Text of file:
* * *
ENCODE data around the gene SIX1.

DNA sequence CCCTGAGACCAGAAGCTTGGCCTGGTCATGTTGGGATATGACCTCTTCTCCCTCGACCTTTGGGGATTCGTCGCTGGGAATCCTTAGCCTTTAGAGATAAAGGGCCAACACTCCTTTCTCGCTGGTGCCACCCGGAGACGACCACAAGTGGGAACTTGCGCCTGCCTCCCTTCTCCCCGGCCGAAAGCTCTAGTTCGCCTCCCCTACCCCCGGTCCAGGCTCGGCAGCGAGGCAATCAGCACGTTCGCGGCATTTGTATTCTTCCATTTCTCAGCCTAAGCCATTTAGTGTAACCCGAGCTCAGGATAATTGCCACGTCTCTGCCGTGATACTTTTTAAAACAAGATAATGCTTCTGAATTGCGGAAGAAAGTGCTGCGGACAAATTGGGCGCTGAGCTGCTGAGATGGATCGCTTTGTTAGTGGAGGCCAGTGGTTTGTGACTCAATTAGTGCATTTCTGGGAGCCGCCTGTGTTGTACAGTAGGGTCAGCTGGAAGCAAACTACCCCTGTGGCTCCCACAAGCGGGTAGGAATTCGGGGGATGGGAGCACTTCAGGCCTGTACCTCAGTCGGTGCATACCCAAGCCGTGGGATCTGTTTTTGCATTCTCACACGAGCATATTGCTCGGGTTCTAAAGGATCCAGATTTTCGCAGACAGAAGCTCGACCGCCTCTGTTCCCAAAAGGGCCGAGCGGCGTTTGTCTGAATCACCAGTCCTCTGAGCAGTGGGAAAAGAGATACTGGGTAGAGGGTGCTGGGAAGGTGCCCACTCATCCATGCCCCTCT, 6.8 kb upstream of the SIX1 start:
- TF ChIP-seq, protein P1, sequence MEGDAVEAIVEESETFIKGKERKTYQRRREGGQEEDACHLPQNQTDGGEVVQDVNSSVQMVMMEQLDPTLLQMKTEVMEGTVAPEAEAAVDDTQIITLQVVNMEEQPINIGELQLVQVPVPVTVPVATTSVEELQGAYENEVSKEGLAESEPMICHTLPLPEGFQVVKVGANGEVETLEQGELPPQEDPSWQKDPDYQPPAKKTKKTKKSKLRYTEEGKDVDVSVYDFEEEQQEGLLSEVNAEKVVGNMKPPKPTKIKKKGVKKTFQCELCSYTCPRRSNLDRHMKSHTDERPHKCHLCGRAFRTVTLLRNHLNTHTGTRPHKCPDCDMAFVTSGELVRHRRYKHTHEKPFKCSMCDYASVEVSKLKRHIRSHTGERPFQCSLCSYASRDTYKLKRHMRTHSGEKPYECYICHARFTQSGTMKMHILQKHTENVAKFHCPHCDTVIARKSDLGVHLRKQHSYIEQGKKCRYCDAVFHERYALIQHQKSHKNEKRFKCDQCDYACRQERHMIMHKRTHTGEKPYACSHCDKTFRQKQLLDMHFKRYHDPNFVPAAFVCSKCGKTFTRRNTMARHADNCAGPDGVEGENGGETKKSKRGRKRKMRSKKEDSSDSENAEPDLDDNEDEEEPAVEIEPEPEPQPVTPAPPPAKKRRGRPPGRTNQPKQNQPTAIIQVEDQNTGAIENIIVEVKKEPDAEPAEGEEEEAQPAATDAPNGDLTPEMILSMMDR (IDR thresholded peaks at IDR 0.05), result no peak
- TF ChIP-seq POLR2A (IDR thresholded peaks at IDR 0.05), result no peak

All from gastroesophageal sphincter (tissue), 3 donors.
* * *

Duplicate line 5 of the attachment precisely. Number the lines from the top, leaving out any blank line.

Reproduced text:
All from gastroesophageal sphincter (tissue), 3 donors.